Limited-English Speaking Residents Especially at Risk in Second Wave

Limited English speaking COVID

U.S. residents who don’t speak English are much more likely to test positive for coronavirus, a new study suggests.

Limited-English speaking U.S. residents are nearly five times more likely to become infected with coronavirus. The study from the University of Washington Medicine System also shows that limited-English speakers are less likely to be tested at all.

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Preparing for a Second Wave: Language Access in a Pandemic

language access during a pandemic

Healthcare organizations are preparing for a second wave of COVID-19, which has the potential to merge with the annual flu season to create an overwhelming situation.

In Europe, relaxing of lockdown measures have already contributed to a new spike in virus cases. Experts are concerned the same might happen in North America.

What did healthcare leaders learn about language access from the first wave of COVID-19, and how can that knowledge be applied to care this fall and winter?

Also, what are best practices for continuing to provide care to patients who are limited-English speaking, Deaf, or Hard-of-Hearing?

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Six Ways Healthcare Providers Can Limit Minority Health Disparities

Minority Health Disparities

Minorities have long experienced disparities with regard to health and medical care. This has been especially true with COVID-19, with ethnic and racial minorities three times more likely to contract the virus and twice as likely to die from it.

When it comes to the coronavirus, our ability to recover will only be as strong as our most vulnerable population. More than 350 languages are spoken across the U.S. In fact, one in five of us speaks a language other than English at home, while 26.5 million are officially considered limited-English proficient, meaning they are entitled to language assistance when seeking health care.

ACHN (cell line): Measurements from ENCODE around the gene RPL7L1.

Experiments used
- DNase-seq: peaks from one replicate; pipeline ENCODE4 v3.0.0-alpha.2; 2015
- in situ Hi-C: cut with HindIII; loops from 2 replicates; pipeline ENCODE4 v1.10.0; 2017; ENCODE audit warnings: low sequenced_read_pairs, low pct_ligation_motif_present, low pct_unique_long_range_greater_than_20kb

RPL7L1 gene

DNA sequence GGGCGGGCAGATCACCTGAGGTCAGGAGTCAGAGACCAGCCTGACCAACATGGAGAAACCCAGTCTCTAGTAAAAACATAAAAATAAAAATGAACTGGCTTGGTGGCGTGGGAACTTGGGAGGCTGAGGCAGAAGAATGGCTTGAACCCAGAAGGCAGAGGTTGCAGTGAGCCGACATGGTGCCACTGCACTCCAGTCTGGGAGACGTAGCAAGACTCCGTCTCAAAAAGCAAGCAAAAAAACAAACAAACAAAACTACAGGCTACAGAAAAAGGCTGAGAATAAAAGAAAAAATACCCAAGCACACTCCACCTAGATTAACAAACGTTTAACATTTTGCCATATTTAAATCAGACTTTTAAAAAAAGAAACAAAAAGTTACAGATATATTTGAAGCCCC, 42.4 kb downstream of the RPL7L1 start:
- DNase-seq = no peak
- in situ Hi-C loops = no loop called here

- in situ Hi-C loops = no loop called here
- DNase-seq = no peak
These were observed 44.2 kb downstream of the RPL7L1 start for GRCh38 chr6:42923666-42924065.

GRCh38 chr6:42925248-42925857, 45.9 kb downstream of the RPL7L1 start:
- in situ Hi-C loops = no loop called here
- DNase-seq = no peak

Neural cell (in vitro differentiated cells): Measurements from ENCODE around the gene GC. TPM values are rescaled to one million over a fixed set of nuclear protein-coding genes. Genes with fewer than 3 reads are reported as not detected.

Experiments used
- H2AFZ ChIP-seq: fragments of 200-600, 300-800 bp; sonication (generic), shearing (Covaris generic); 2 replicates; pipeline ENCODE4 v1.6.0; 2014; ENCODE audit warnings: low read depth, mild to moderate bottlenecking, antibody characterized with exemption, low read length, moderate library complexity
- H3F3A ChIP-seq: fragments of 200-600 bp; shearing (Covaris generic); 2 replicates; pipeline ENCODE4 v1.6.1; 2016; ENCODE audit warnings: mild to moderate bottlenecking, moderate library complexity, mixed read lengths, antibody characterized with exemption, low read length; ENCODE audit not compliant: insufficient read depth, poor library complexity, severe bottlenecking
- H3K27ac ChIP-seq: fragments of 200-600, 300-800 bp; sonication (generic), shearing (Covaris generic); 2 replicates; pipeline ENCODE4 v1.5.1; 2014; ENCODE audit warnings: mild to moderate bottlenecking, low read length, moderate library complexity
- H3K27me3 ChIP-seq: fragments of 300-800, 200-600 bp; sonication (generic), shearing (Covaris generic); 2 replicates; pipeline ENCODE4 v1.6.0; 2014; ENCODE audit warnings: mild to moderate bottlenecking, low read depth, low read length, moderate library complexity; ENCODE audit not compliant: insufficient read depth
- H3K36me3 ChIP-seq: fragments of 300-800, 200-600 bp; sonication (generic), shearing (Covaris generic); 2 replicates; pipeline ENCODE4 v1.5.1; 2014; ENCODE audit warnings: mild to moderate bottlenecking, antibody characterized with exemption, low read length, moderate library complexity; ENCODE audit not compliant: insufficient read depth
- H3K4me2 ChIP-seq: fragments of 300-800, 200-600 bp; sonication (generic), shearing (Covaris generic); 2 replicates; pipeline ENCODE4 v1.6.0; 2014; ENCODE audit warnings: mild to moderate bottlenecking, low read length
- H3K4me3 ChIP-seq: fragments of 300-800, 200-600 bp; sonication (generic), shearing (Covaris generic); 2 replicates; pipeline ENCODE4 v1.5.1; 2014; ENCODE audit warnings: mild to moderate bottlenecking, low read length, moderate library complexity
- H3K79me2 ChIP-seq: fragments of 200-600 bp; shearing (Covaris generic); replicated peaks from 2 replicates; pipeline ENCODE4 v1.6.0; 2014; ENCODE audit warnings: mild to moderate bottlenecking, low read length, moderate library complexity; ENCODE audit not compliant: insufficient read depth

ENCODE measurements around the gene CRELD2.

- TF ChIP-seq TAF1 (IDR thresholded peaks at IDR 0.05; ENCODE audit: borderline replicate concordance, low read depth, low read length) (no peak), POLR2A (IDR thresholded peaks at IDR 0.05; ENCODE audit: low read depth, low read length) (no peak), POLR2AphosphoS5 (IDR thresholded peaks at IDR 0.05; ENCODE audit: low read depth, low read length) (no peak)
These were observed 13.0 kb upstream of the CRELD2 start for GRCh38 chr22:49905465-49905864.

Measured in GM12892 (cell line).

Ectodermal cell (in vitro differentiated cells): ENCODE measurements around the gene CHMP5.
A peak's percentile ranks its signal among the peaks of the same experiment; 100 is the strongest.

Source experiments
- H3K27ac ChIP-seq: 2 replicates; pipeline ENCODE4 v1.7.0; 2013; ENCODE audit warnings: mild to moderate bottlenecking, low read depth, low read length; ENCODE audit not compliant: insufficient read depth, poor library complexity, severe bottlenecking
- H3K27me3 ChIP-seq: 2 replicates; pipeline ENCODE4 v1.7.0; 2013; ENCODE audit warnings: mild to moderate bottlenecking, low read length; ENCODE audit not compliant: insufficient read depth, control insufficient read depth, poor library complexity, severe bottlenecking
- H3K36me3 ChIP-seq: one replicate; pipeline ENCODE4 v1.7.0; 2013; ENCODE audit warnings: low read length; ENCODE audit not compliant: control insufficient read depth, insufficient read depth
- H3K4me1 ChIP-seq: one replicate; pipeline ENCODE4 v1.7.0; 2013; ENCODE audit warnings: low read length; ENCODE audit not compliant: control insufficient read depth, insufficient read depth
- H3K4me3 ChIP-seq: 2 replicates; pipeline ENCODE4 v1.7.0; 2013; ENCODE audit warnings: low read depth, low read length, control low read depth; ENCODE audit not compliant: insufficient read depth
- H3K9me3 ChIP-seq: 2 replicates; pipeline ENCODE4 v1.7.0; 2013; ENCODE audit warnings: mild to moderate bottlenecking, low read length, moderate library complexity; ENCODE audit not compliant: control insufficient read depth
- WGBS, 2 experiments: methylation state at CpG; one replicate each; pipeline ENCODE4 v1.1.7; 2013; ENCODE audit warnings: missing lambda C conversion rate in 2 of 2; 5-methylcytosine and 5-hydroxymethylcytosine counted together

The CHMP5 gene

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Telehealth: Critical to Remember the Needs of the Deaf and Hard of Hearing

Deaf and Hard of Hearing

It might surprise you to learn that there are 37 million American adults with impaired hearing – that’s nearly the size of California, or 11 percent of the U.S. population. This group is expected to grow considerably as Baby Boomers age.

For the Deaf and Hard of Hearing, masks, social distancing, and other measures taken to protect public health have created tremendous challenges. At the most basic level, many Deaf and Hard of Hearing people rely on visual cues like the movement of another person’s lips. This is made all but impossible with masks. The result is that Deaf and Hard of Hearing people often feel isolated, as this article from the New York Times points out.

Deaf and Hard of Hearing individuals also miss out on public health information, as many broadcast announcements still do not include closed captions or the use of a sign language interpreter.

And then there’s telemedicine, the use of which has grown exponentially during the pandemic. Some telehealth platforms, as well as more common video conferencing apps like Zoom and Skype, are not built with interpreters in mind.

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WATCH: A Video Message from LanguageLine Interpreters

LanguageLine Interpreters Coronavirus Response Video

We search the world over for the finest linguists to join our team of more than 17,000 interpreters and translators. We always say that LanguageLine is a communications company that is enabled by technology. We are human at our core, and our linguists are our heartbeat.

One of our brilliant interpreters, Christina Herold, reached out recently. She asked if our interpreters could say something to the public with whom they’ve been working so closely during the COVID-19 pandemic.

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